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#3267 - Saturday, August 23, 2008

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  • markwotter704
    Archived issues of the NDHighlights are available online: http://nonduality.com/hlhome.htm Nonduality Highlights: Issue
    Message 1 of 1 , Aug 24, 2008
      Archived issues of the NDHighlights are available online: http://nonduality.com/hlhome.htm

      Nonduality Highlights: Issue #3267, Saturday, August 23, 2008

      The first lesson to learn is to resign oneself to
      the little difficulties in life, not to hit out at every-
      thing one comes up against. If one were able
      to manage this one would not need to cultivate
      great power; even one's presence would be
      healing. Such a person is more precious than
      the branch of the rose, for that has many thorns
      but only a few flowers.

      -Hazrat Inayat Khan, posted to AlongTheWay

      You do bad deeds and hope to get back good
      Though bad deserves bad only in return.
      God is merciful and kind, but even so,
      If you plant barley, wheat won?t grow.
      - Rumi, Quatrain #1798, from Rumi's Kolliyaat-e Shams-e Tabrizi, translated by Zara Houshmand.

      By our thoughts we have prepared for ourselves the happiness or unhappiness we experience.

      Bowl of Saki, by Hazrat Inayat Khan

      Commentary by Pir-o-Murshid Inayat Khan:

      Fighting with another makes war, but struggling with one's self brings peace.

      All our possessions, all that we collect in life, all these things which we shall have to leave one day are transitory; but that which we have created in our thought, in our mind, that lives. A person thinks, 'Some day I should like to build a factory.' At this time he has no money, no knowledge, no capability; but a thought came, 'Some day I should like to build a factory.' Then he thinks of something else. Perhaps years pass, but that thought has been working constantly through a thousand minds, and a thousand sources prepare for him that which he once desired. If we could look back to all we have thought of at different times, we would find that the line of fate or destiny, Kismet as it is called in the East, is formed by our thought. Thoughts have prepared for us that happiness or unhappiness which we experience. The whole of mysticism is founded on this.

      Joy, sorrow, love, all depend on our thought, on the activity of our mind. If we are depressed, if we are in despair, it is still the work of our mind; our mind has prepared that for us. If we are joyful and happy, and all things are pleasant, that also has been prepared for us by our mind. It is only when our mind works without control that unhappiness, sorrow, trouble, pain, or whatever we experience comes without our intention. No one could wish to create hell for himself; all would create heaven for themselves if they could; and yet how many allow their minds to create these things for them, regardless of their own intention.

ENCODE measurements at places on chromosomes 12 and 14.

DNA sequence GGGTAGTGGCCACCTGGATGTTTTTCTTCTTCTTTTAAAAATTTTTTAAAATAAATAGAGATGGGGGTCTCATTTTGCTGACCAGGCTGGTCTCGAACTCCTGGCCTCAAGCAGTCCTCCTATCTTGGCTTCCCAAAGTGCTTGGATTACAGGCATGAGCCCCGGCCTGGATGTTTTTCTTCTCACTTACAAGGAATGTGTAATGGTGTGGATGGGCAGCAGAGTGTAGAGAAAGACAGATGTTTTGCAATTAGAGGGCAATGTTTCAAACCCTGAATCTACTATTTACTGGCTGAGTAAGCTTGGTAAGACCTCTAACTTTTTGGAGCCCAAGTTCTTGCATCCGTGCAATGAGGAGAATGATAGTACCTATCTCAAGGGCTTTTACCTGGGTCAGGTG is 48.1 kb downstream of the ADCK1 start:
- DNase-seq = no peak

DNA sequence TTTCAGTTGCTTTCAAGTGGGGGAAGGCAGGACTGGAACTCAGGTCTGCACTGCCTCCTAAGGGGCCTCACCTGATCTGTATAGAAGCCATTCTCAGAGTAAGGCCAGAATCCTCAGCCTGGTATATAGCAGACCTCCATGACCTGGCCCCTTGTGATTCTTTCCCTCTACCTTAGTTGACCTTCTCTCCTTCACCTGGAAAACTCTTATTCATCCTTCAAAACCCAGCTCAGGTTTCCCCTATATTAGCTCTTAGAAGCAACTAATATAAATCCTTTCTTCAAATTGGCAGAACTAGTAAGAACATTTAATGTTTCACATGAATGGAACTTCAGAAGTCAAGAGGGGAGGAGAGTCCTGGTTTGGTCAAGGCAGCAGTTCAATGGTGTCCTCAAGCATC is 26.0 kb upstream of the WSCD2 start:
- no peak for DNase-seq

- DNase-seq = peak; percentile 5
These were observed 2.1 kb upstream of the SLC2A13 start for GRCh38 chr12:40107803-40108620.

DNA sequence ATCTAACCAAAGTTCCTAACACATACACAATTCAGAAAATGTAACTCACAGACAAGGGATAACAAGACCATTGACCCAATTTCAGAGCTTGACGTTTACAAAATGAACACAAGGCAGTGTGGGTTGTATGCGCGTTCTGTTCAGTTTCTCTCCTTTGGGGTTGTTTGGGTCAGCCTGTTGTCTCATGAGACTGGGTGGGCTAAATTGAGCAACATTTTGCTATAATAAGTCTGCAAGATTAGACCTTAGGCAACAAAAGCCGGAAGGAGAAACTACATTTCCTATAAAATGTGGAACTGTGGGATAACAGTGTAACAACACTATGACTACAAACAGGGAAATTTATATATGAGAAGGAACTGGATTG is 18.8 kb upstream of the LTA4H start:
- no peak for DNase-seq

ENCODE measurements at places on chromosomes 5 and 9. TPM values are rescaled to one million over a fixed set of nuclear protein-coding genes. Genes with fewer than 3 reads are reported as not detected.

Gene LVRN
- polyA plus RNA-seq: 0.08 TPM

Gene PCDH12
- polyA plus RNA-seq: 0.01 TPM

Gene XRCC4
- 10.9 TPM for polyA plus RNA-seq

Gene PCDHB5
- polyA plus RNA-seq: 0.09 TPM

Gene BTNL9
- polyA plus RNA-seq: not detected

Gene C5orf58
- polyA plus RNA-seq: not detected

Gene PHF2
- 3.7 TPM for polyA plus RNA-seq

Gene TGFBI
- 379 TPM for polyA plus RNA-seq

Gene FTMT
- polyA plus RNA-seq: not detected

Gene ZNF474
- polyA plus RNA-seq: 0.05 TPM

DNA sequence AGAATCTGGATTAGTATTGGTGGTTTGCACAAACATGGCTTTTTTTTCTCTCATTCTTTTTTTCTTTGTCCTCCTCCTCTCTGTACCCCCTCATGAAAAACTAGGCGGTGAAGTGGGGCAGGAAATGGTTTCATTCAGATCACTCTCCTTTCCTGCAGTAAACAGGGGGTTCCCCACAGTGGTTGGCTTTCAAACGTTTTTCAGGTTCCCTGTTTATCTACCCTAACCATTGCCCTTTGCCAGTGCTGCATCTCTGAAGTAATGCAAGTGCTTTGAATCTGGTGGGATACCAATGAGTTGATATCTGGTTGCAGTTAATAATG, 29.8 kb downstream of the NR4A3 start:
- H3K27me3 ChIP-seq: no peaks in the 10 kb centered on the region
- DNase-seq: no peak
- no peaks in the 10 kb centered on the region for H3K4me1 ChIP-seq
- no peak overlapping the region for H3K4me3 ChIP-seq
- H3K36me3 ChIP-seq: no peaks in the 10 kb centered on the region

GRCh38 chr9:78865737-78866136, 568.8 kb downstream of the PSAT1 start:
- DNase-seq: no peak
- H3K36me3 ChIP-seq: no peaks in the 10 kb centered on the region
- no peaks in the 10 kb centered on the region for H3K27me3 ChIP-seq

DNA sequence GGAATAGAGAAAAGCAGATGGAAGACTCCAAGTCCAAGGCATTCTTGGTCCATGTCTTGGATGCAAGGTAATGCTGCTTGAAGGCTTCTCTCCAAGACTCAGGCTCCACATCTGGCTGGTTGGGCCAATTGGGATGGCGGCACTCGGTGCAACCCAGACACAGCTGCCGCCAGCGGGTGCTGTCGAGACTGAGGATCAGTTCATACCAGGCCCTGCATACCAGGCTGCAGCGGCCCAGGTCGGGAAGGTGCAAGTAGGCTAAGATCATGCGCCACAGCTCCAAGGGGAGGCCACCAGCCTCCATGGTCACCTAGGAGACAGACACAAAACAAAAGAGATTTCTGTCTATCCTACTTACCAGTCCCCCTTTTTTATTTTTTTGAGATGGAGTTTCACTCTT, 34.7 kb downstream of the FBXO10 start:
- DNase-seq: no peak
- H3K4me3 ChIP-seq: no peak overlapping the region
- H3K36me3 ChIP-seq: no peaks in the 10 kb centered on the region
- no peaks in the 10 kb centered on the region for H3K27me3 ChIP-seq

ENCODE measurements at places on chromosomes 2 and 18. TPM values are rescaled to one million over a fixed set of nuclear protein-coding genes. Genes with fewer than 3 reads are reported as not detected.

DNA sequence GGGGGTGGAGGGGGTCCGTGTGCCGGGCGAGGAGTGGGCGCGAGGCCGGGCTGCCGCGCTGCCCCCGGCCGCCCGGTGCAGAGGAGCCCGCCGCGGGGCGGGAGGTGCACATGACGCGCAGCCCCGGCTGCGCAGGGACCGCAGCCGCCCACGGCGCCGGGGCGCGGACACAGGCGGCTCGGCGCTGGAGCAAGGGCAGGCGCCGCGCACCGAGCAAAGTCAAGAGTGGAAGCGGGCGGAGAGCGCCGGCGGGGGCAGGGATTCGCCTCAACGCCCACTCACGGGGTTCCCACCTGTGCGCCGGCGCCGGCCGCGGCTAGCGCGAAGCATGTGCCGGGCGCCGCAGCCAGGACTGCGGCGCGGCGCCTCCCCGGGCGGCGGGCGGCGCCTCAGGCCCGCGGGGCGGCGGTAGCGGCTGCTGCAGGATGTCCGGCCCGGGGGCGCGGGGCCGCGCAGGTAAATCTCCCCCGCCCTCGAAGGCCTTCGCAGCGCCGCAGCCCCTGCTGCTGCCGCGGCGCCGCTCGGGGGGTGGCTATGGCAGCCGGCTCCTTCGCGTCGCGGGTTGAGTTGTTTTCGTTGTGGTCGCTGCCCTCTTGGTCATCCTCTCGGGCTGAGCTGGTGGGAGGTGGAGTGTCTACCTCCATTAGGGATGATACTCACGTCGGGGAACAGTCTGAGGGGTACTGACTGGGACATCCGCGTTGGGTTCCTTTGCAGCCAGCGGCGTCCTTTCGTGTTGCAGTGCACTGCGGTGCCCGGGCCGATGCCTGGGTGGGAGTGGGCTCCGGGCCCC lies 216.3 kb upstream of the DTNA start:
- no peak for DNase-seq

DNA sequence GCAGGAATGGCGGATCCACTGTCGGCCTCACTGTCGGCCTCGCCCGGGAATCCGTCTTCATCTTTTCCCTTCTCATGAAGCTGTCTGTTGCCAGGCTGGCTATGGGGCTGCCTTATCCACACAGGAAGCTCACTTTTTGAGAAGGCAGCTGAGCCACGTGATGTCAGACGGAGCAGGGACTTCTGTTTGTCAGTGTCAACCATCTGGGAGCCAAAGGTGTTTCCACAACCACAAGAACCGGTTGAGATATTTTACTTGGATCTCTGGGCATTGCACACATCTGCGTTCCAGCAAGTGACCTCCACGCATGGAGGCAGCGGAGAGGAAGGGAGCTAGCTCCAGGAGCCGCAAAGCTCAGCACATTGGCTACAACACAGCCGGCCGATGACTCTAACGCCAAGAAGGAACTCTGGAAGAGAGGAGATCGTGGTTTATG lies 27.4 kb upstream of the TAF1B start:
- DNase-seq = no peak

'The present is the reflection of the past, and the future is the re- echo of the present.' Destiny is not what is already made. Destiny is what we are making. Very often fatalists think that we are in the hands of destiny, driven in whatever direction in life destiny wills; but in point of fact we are the masters of our destiny, especially from the moment we begin to realize this fact.

      Man is responsible for his success and failure, for his rise and fall. And it is man who brings these about either knowingly or unknowingly.

      - posted to SufiMystic

      The state we call realization is simply being oneself, not knowing anything or becoming anything. If one has realized, he is that which alone is, and which alone has always been. He cannot describe that state. He can only be That. Of course, we loosely talk of Self-realization for want of a better term.

      That which is, is peace. All that we need do is to keep quiet. Peace is our real nature. We spoil it. What is required is that we cease to spoil it.

      - Ramana Maharshi

      The person is what I appear to be to other persons. To myself, I am the infinite expanse of consciousness in which innumerable persons emerge and disappear in endless succession.

      The person, the "I am this body, this mind, this chain of memories, this bundle of desires and fears" disappears, but something you may call identity remains. It enables me to become a person when required.

      Nothing troubles me. I offer no resistance to trouble - therefore it does not stay with me. On your side there is so much trouble. On mine there is no trouble at all. Come to my side.

      Nisargadatta Maharaj, from I Am That

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